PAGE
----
CFP: Session at RSA (Dublin, 7-10 Apr 21)
RSA Dublin, April 7 - 10, 2021
Deadline: Aug 1, 2020
Strong Women in Early Modern Iberian Art
Thanks to recent exhibitions, publications, and museum acquisitions, women have come roaring back into view in the history of early modern art. This panel seeks to focus this renewed attention onto women from across the Iberian world—that is, the areas under the control of the Spanish Hapsburgs, stretching beyond the Iberian Peninsula to include viceregal regions like the Kingdom of Naples, New Spain, and Peru.
The early modern Iberian world featured women artists of extraordinary accomplishment, including Artemisia Gentileschi, Sofonisba Anguissola, Luisa Roldán, Josefa de Óbidos, and Isabel de Cisneros. Strong women also acted on the history of art as its patronesses. Eleanor of Toledo and Queen Mariana of Austria are among the noblewomen whose power was visible in their portraits and in their substantial commissions from contemporary artists. Religious institutions also produced female figures who were memorialized in several different media. These include Sor Juana Iñez de la Cruz in New Spain; St. Rose of Lima in Peru; and St. Teresa of Ávila in Spain, who in addition founded the Convent of Las Descalzas Reales in Madrid, now a major museum. On the European continent and in the New World, women were thus present in early modern art as its creators, benefactors, and subjects.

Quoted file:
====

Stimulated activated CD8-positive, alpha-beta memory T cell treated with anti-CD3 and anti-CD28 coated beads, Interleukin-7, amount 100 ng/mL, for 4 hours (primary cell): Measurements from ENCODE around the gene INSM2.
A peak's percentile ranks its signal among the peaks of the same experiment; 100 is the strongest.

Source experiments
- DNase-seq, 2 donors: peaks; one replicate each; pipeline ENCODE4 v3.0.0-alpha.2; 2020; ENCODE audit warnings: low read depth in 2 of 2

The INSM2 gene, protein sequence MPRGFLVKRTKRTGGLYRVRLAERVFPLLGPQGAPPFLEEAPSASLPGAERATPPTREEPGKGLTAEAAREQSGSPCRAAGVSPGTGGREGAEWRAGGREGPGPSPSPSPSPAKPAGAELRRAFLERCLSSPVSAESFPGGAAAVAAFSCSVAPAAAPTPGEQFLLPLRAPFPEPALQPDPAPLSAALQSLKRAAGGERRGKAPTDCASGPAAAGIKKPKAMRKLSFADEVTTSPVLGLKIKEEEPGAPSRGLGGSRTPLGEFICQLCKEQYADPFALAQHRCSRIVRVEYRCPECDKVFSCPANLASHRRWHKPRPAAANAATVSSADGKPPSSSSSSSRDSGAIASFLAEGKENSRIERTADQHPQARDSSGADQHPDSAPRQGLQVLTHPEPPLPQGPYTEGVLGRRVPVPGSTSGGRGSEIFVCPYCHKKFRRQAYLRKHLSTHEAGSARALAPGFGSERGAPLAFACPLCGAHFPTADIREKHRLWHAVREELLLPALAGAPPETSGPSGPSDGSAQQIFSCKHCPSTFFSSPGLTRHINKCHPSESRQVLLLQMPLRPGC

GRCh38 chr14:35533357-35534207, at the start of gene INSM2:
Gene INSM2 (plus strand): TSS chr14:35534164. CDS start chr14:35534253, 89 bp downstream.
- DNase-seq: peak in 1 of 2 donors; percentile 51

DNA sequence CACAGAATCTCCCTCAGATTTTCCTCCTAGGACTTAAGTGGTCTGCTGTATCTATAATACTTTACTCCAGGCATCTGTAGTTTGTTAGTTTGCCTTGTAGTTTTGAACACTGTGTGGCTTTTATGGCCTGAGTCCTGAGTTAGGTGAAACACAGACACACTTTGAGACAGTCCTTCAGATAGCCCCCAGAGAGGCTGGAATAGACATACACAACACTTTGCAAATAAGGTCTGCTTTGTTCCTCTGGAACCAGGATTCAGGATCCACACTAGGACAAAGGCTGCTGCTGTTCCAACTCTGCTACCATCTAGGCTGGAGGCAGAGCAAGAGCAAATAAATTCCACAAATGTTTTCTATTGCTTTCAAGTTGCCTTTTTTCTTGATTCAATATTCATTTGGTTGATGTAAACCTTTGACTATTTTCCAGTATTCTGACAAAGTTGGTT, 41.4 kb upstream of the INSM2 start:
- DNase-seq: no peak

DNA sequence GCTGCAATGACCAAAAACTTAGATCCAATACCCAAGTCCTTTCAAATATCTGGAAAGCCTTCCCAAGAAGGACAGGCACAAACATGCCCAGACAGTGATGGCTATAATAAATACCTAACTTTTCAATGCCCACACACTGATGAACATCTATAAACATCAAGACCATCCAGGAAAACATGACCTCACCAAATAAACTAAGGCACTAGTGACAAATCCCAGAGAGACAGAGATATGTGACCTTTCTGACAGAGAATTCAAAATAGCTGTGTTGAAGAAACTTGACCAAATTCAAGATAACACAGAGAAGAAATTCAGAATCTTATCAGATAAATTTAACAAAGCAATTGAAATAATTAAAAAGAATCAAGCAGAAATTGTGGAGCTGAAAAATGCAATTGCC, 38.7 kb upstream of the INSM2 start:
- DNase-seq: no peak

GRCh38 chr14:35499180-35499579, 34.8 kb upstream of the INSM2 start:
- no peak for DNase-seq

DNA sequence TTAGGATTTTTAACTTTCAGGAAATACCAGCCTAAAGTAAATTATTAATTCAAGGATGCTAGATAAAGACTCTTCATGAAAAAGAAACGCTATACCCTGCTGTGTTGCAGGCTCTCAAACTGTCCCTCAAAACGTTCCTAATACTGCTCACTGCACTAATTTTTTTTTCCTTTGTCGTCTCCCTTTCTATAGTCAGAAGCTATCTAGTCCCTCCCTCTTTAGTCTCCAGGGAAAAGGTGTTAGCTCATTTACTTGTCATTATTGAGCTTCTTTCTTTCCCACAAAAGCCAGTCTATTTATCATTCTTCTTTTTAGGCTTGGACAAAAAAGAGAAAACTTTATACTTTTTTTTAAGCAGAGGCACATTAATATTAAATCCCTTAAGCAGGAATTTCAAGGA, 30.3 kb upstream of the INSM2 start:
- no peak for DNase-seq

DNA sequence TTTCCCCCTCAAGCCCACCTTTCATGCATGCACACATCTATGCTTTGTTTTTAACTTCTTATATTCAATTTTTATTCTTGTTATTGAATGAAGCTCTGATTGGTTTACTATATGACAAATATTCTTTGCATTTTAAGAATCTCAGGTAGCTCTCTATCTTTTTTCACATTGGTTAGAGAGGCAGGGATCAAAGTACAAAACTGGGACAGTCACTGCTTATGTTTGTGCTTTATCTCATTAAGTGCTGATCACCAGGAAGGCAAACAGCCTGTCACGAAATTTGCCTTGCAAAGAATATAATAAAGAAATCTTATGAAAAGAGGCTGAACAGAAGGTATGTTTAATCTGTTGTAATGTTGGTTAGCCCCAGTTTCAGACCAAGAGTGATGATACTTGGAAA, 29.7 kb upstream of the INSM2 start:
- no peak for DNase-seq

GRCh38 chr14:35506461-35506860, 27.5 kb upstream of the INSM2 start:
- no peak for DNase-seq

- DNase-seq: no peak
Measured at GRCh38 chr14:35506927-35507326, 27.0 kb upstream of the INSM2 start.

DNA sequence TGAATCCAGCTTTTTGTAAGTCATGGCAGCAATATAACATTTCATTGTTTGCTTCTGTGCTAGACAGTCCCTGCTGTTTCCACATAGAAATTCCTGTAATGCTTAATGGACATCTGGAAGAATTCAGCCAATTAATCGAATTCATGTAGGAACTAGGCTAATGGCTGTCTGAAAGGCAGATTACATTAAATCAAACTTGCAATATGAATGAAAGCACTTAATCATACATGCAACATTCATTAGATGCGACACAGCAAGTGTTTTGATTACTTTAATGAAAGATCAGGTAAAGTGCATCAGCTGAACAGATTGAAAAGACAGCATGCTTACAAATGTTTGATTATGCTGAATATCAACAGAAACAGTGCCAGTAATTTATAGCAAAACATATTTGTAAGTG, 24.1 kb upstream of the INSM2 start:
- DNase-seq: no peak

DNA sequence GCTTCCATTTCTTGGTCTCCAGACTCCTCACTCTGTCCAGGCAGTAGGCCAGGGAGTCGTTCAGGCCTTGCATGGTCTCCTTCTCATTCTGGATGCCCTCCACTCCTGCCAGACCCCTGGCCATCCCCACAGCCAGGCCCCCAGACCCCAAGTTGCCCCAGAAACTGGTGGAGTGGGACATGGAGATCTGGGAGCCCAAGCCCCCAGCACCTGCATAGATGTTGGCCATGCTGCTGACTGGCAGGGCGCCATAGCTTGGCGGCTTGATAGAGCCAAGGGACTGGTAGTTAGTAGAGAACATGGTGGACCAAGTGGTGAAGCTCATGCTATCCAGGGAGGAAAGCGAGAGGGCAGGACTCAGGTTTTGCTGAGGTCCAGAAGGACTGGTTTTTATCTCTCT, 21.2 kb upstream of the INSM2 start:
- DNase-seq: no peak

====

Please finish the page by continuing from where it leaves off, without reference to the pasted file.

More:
This panel invites papers addressing the role of women in and their contribution to the history of art across the Iberian world from any one of a number of viewpoints. These could include, among others, artforms usually commissioned by and for women or otherwise coded as feminine, such as "escudos de monja"; the way that women artists and patronesses are narrativized in "vite" and other forms of art writing; and categories of inclusion and exclusion, such as the amateur.
Interested participants should send a paper title and abstract (200 words) and a CV to Julia Vázquez (jmv2153columbia.edu) by August 1, 2020.
CFP: Session at RSA (Dublin, 7-10 Apr 21). In: ArtHist.net, May 31, 2020 (accessed Jul 4, 2020), <https://arthist.net/archive/23154>.